A recent case underlines the necessity of resolving rights to light issues early, to avoid injunctions or even demolition orders

Claire Acklam

A right to light allows the benefiting building to receive light through particular apertures (usually windows) and prevents the owner of the neighbouring land from substantially interfering with or obstructing the access of light, for example by erecting or altering a building.

The rights of light implications of any proposed development must be considered from the early planning stage. If these are not taken into account and resolved from the outset, opposition from neighbours alleging interference can result in delays, the need to redesign and re-submit plans, or even the wholesale demolition of structures found to obstruct rights of light.

So, how can developers mitigate against these risks?

How are rights to light protected and enforced?

Back in 2014 the Supreme Court confirmed, in Coventry vs Lawrence [2014] UKSC 13, that the courts should take a flexible approach when considering whether to order damages instead of an injunction in relation to the protection and enforcement of property rights. There has, since that decision, been a tendency for developers and professional advisers to assume that the courts will be slow to order an injunction and will generally opt to award financial compensation (damages) instead.

The High Court’s recent decision in Beaumont Business Centres vs Florala Properties Ltd [2020] EWHC 550 (Ch), however, puts paid to that notion.

To enforce its right to light, an applicant must demonstrate that its property will be or has been made substantially less comfortable or convenient

Beaumont had become aware of Florala’s plans to redevelop its property in a way that might interfere with the light to Beaumont’s high-end serviced office building. The parties entered into neighbourly discussions, but negotiations broke down. Florala commenced works and Beaumont issued court proceedings seeking an injunction and damages for wrongful interference with its right to light.

Florala completed its redevelopment and argued that Beaumont was not genuinely concerned to protect its right to light but merely sought to extract a ransom payment, and that therefore an injunction should not be awarded. Florala also argued that where a room is already poorly lit, there can be no actionable interference with a right to light in any event.

The High Court decided that Beaumont would be entitled to an injunction requiring the cutback of Florala’s now completed redevelopment, plus compensatory damages.

Takeaways from the case

The judgment bears reading in its entirety as it covers a number of issues pertinent to the obtaining of injunctions and the calculation of damages in a development context, as well as containing detailed analysis of how to quantify loss of light.

When it comes to the protection and enforcement of rights to light, however, the key points for developers to note are:

  • An injunction is the court’s primary remedy for a rights to light infringement.
  • While the court does have discretion and a flexible approach should be adopted, the burden remains on a respondent to prove that an injunction should not be awarded.
  • To enforce its right to light, an applicant must demonstrate that its property will be or has been made substantially less comfortable or convenient due to the reduction in light. In this case, that was demonstrated by a reduction in lettings and rental income. While work on a new development neighbouring Beaumont’s property and greater competition in the relevant market also contributed to these reductions, this was a luxury serviced office building and every little shift in advantage or disadvantage mattered.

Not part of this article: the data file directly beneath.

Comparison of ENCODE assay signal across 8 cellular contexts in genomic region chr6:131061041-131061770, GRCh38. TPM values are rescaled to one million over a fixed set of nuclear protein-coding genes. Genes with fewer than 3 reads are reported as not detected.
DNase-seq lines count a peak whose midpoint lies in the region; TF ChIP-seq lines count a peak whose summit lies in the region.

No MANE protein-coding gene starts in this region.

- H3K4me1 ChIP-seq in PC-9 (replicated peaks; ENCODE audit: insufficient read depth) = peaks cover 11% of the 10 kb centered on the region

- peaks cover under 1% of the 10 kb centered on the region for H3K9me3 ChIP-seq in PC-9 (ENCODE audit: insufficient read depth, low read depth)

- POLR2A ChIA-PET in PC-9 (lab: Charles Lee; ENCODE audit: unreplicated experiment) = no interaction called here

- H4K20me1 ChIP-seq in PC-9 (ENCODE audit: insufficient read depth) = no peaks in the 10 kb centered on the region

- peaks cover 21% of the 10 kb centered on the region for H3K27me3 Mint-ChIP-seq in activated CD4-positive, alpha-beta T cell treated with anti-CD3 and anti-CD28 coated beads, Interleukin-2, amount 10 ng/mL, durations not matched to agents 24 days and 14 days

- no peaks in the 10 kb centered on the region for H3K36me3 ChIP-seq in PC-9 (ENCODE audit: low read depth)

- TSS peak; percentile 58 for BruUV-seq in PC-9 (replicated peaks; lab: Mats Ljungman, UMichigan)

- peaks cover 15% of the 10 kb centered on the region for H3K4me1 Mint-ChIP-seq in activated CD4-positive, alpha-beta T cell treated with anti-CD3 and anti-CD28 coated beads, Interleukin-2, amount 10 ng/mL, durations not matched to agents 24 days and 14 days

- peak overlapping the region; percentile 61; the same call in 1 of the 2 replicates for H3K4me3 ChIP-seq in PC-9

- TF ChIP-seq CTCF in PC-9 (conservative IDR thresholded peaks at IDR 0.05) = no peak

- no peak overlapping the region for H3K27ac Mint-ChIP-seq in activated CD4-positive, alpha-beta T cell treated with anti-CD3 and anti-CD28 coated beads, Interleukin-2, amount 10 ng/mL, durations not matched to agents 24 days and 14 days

• The fact that a property or room might already be poorly lit and dependent upon artificial light is irrelevant. An applicant will still be entitled to an injunction if a proposed neighbouring development makes things worse.
  • The fact that Florala’s development had been completed by the date of the hearing was irrelevant and did not affect Beaumont’s entitlement to an injunction.
  • Factors weighing in favour of the grant of the injunction were that Florala had proceeded with development in full knowledge of Beaumont’s concerns and had therefore acted in a “high handed, or at least unfair and unneighbourly manner”.

Another case from 2020 also focused on parties’ conduct in injunction cases. An injunction is an equitable remedy, underpinned by fundamental fairness and awarded by the court at its discretion. The Supreme Court in Alexander Devine Children’s Cancer Trust vs Housing Solutions Ltd [2020] UKSC 45 held that, in exercising its discretion, the court can and should take conduct into account. It took a dim view of what it termed the developer’s “deliberate and cynical breach” and ordered that a party must not be allowed to benefit from presenting the courts with a fait accompli.

Apart from providing a stark reminder that the courts will not shy away from ordering a developer to demolish a completed project if there has been a right to light infringement, Beaumont vs Florala provides guidance as to when an infringement might be proven, even in an already poorly lit building. It also demonstrates the importance of the factual matrix, and in particular the nature of the buildings involved.

When it comes to the protection and enforcement of rights to light, developers should take the threat of injunction seriously. Developers should ensure that their conduct is exemplary and should, ideally, work co-operatively with neighbours to resolve any potential issues before building works commence.

Claire Acklam is a director in Walker Morris’ commercial dispute resolution team